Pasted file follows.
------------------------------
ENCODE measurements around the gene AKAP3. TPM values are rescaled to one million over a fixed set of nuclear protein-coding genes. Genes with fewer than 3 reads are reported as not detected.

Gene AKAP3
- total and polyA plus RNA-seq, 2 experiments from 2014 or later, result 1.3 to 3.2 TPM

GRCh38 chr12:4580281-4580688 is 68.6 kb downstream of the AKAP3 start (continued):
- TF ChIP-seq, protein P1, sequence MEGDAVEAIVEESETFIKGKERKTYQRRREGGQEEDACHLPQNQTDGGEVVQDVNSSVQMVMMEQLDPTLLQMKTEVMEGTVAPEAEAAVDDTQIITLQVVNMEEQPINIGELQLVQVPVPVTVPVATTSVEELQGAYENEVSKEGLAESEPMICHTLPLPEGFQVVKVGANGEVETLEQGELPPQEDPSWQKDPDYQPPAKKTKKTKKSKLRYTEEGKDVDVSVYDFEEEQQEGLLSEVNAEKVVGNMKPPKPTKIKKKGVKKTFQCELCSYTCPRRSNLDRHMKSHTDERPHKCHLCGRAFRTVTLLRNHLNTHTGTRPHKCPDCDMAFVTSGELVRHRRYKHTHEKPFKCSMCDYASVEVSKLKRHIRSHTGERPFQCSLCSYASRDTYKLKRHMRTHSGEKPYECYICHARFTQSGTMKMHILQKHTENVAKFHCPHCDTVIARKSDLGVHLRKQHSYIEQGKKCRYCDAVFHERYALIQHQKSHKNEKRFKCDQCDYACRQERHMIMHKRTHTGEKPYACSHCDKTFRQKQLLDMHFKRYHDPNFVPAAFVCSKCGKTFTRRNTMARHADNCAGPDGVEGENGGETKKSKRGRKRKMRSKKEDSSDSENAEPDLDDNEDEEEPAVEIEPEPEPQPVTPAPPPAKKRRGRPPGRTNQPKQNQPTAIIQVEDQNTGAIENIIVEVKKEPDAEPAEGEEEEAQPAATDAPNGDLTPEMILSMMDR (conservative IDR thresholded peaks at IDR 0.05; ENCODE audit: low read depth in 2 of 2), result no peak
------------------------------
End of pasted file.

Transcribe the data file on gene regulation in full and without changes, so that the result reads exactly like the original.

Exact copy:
ENCODE measurements around the gene AKAP3. TPM values are rescaled to one million over a fixed set of nuclear protein-coding genes. Genes with fewer than 3 reads are reported as not detected.

Gene AKAP3
- total and polyA plus RNA-seq, 2 experiments from 2014 or later, result 1.3 to 3.2 TPM

GRCh38 chr12:4580281-4580688 is 68.6 kb downstream of the AKAP3 start (continued):
- TF ChIP-seq, protein P1, sequence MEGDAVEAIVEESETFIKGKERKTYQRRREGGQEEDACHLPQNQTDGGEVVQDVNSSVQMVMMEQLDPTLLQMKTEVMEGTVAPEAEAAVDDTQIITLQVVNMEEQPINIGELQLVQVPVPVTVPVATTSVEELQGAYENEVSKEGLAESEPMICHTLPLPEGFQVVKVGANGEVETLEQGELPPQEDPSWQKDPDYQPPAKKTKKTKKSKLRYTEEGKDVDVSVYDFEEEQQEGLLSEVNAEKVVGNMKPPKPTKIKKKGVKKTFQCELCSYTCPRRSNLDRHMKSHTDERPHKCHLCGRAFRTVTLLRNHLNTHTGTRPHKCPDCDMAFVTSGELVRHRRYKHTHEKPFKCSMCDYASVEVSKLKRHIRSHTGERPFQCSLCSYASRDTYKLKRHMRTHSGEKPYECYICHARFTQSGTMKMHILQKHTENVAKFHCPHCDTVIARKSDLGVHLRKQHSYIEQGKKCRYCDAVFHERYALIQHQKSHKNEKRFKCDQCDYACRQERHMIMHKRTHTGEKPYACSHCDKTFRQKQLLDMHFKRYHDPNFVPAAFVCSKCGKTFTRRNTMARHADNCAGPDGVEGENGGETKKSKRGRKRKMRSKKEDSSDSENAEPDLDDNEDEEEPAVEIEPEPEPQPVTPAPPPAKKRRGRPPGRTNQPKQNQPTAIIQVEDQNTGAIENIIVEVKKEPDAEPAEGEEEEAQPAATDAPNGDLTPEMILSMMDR (conservative IDR thresholded peaks at IDR 0.05; ENCODE audit: low read depth in 2 of 2), result no peak